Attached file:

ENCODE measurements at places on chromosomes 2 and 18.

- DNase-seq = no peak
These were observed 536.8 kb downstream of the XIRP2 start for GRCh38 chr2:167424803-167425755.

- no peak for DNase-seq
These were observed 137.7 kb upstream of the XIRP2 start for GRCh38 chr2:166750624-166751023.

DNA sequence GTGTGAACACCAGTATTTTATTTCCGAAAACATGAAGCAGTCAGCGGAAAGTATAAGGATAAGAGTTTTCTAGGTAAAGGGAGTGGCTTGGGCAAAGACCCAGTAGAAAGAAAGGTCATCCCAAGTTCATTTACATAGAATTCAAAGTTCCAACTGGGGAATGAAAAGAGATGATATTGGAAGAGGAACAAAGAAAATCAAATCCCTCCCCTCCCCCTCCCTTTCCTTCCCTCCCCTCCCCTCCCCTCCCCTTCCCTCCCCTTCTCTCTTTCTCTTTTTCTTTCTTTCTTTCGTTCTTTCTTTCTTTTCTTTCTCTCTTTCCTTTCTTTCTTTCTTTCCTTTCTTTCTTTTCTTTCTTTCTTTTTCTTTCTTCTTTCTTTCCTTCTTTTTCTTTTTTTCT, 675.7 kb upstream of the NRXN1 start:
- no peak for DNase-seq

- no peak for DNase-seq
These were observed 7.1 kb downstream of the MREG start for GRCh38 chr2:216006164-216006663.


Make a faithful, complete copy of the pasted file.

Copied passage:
ENCODE measurements at places on chromosomes 2 and 18.

- DNase-seq = no peak
These were observed 536.8 kb downstream of the XIRP2 start for GRCh38 chr2:167424803-167425755.

- no peak for DNase-seq
These were observed 137.7 kb upstream of the XIRP2 start for GRCh38 chr2:166750624-166751023.

DNA sequence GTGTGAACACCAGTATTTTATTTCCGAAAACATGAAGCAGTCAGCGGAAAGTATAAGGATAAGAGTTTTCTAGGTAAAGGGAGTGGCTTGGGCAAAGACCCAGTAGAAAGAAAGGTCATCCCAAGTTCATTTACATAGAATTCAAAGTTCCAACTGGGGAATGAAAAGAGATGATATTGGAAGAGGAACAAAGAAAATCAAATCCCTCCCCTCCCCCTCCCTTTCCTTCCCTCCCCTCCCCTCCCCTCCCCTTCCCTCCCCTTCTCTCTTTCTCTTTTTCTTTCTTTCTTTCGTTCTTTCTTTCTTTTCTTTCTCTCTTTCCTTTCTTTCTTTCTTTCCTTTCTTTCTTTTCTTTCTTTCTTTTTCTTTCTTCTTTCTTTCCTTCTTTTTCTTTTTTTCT, 675.7 kb upstream of the NRXN1 start:
- no peak for DNase-seq

- no peak for DNase-seq
These were observed 7.1 kb downstream of the MREG start for GRCh38 chr2:216006164-216006663.